Honored Kid

Matthew Guthrie

Matthew Guthrie Kid Photo


Placerville, CA, US


Hepatocellular Carcinoma

Date of Diagnosis

May 2006



Treated At

UC Davis Children's Hospital

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My Story

In April of 2006, Matthew came home from the neighbors, complaining of a stomach ache and had pain in his side. Mel & I figured he'd eaten too much sugar and told him to rest and hopefully he would feel better, soon. Well, that "feel better soon" didn't happen. Matthew began vomiting that night, to the point we took him to the emergency room. We were told he had the stomach flu. Several days later, he was still extremely sick and had no energy. His pediatrician then said that he thought he had mono. Really? A young child with mono? As a mom, I knew that didn't seem right and my gut told me that it was something worse & terrifying. We were sent to get an ultra sound of Matthew's stomach and told that the doctor would let us know in a few days, the results. Literally, within 2 hours, my cell phone rang. My heart began to race and I then knew, it was bad. It was confirmed, Matthew had a mass in his liver & they needed to do a biopsy. That next morning we were off to the hospital (local) where we were told "Your son has cancer". Those words will never leave our heads. It's horrific, it's something you don't imagine your child ever being diagnosed with. We were told by the local hospital that Matthew's type of cancer was very treatable and he may have to do a few rounds of radiation. Boy, were they beyond wrong. There is nothing like hearing "treatable, your son will be ok" getting your hopes up & then when you are transferred to UC Davis Children's Hospital and the head of pediatric oncology takes your sons case, hearing that he was mis-diagnosed. The cancer he had was extremely rare and that the survival rate was almost 0%. It is beyond terrifying and it had hit our family incredibly hard. Why was our 11 year old son, diagnosed with a rare type of cancer, that only adults are supposed to get? WHY? (We still do not have that answer). Matthew did ten rounds of chemo therapy ( with three types of chemo, that no other child within the United States was undergoing. Infact, there were no known cases of adults, doing the amount of chemo that Matthew was getting, within the United States. After many rounds of chemo, a MRI was done to check the status of Matthew's liver tumor. The results were, that it had not shrank, infact it had grown. Matthew, as well as Mel and I sat with Dr. Ducore and decided that at this point, Matthew was probably too ill to carry on with any type of experimental medication or therapy. We as parents, had to listen to our 11 year old son tell us that he was tired, he was done and he did not want any further treatment. He wanted to be left alone by doctors, needles, tests. That is a tough one to swallow. It is absolutely gut wrenching!! Yes, Mel and I are adults and the parents of a young boy with cancer, yes, we could have decided for Matthew to continue chemo and treatments, but when your young son begs you, "Please mom & dad, no more", you really have to allow him to make the decision. Seeing your son go from a husky 98 pounds, down to 43 pounds... I have no words, really. But, these words come to mind "shocking, horrific, sad, angry, disbelief" and then you begin to ask yourself, "WHY didn't I see any signs of him having cancer, before he was diagnosed"? It's to the point that you feel guilty. So many questions, so many "what if's".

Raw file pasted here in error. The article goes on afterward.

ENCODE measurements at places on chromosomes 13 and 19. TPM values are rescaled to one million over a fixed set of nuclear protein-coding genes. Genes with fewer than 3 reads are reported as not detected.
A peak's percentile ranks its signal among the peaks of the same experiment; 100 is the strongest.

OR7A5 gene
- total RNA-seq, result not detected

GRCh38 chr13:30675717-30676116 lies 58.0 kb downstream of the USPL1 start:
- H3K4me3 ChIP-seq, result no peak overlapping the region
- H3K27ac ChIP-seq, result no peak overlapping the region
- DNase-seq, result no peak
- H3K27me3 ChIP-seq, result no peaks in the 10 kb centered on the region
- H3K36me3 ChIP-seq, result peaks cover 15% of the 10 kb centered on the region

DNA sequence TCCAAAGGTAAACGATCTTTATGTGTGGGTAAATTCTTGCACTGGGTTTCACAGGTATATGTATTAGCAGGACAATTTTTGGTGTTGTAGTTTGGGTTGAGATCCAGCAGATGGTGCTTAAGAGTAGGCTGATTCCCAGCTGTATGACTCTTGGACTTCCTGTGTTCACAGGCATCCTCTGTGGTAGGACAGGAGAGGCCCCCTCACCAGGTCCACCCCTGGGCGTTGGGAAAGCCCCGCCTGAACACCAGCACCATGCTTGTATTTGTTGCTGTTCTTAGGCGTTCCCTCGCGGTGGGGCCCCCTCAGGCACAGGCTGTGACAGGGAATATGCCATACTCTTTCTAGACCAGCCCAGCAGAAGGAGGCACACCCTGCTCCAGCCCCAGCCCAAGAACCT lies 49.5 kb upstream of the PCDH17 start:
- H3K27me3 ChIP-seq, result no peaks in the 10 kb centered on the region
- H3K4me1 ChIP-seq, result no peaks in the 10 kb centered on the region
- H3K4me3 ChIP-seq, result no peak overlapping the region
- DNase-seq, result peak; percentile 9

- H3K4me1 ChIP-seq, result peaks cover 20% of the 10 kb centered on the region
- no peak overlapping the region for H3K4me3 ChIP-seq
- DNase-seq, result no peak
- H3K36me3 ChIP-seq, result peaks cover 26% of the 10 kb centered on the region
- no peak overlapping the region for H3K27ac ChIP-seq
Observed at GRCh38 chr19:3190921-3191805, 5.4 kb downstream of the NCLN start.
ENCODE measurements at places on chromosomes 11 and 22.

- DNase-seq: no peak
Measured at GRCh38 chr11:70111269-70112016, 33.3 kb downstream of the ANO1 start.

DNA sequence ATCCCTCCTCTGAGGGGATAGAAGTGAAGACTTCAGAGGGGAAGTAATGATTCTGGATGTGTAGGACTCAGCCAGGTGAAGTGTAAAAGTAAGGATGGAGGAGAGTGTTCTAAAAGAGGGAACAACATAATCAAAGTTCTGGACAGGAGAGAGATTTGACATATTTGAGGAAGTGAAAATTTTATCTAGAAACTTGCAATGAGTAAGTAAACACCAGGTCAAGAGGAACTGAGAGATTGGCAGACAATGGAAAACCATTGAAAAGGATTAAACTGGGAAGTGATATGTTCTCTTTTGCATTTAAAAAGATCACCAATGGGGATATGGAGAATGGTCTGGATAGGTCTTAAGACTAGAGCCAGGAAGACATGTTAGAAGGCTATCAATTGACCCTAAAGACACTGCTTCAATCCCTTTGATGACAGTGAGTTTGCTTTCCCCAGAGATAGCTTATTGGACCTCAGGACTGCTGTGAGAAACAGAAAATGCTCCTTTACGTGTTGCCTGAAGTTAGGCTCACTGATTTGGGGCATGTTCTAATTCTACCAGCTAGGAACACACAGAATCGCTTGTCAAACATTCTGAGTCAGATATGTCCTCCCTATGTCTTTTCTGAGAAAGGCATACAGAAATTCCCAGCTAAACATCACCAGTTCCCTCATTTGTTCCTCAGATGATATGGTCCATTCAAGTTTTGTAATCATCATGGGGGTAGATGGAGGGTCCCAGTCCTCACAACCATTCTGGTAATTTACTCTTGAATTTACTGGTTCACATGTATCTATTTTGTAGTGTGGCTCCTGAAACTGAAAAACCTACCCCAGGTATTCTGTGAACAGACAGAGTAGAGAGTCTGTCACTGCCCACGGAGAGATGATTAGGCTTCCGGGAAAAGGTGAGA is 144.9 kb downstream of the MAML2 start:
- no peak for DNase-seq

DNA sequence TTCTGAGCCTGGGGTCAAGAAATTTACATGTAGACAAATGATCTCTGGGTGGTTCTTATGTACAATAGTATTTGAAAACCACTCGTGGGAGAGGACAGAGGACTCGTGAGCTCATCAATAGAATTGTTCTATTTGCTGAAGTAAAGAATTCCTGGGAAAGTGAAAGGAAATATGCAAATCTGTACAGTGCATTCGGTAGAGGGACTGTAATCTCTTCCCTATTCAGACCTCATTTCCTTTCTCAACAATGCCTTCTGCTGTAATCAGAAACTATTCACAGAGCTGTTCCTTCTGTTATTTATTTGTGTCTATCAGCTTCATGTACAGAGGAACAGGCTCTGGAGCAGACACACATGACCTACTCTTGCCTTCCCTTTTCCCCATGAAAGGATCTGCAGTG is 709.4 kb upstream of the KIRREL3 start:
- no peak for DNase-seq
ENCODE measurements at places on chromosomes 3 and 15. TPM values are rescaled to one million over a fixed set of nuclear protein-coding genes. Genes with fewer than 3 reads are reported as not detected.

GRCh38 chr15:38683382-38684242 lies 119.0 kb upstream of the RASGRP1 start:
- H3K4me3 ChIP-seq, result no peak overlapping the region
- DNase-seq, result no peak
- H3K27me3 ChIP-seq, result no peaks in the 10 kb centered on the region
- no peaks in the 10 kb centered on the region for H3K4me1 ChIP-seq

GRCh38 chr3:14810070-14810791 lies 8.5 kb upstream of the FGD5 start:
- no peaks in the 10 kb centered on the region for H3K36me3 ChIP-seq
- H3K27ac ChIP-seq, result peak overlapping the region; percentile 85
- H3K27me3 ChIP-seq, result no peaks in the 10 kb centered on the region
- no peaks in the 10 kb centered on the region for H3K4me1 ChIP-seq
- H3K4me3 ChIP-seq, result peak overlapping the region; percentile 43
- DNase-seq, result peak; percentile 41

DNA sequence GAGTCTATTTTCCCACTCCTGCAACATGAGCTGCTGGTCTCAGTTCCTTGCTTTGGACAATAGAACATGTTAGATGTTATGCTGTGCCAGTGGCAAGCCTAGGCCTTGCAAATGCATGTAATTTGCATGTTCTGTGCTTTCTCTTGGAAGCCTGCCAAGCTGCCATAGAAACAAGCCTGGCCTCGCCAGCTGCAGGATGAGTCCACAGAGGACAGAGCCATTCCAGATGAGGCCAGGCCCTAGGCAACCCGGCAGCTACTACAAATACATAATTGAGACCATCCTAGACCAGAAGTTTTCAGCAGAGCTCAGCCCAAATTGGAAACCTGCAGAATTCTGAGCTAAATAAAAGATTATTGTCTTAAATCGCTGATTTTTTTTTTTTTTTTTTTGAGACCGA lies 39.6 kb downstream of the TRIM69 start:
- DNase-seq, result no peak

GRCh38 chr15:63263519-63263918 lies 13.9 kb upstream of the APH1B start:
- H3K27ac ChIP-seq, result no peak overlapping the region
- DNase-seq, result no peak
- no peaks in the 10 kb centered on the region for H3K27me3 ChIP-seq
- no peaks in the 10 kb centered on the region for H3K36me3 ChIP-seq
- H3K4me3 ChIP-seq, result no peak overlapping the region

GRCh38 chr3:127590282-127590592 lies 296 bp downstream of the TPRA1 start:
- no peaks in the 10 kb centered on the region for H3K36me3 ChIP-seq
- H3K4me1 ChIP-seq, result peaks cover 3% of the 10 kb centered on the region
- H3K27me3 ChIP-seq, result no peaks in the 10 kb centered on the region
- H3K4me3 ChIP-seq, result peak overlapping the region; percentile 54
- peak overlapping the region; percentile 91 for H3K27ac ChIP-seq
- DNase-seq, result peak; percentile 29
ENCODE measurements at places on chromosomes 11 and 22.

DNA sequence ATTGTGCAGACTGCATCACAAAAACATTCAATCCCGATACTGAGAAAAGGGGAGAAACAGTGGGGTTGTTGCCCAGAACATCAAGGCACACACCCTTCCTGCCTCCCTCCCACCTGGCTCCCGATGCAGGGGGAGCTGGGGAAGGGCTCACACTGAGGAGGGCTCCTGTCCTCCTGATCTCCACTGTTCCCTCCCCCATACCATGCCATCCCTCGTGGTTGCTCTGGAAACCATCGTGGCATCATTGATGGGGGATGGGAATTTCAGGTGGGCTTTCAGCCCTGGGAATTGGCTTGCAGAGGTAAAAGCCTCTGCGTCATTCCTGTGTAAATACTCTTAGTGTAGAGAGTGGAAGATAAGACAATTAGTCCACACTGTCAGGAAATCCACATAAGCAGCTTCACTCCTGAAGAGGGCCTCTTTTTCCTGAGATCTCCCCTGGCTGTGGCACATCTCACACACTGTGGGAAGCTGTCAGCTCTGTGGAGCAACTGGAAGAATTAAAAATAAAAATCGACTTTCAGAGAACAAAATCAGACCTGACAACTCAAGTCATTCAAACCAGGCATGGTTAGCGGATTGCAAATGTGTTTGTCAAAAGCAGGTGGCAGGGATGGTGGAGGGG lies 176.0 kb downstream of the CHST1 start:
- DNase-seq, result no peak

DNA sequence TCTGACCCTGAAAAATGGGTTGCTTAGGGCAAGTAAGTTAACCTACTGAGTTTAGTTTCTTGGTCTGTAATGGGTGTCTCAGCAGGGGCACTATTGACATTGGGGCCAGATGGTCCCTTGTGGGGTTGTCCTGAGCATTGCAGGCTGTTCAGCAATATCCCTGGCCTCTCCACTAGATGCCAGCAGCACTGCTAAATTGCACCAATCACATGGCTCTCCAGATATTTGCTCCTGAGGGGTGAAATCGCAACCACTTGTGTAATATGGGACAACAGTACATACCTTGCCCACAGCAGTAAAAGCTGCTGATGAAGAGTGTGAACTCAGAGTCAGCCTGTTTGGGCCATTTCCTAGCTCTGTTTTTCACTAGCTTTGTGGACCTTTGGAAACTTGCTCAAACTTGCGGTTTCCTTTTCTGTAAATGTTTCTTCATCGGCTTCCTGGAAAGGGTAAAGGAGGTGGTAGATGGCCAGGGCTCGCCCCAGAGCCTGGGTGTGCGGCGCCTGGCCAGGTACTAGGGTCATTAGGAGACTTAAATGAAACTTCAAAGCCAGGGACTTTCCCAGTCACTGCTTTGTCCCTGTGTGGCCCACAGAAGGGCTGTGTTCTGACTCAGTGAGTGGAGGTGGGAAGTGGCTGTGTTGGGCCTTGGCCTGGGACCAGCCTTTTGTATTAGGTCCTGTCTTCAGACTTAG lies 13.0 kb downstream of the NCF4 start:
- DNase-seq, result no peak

In November of 2006, Matthew was put on hospice care and was able to be home, when he passed. He passed in April of 2007, about 11 months after he was diagnosed.
Matthew was always full of energy. He loved playing with Lego's, singing in school choir, Pokemon, jumping on the neighbors trampoline and his brother & sister.
He loved pepperoni pizza, Macaroni Grill and molasses cookies :)
He loved his cat Cheese and his dog Roxie.
Matthew loved dolphins. Make A Wish sent he and our family to Hawaii, where he was able to swim with the dolphins, turtles and enjoy the sand. Those are precious moments, that we cherish.

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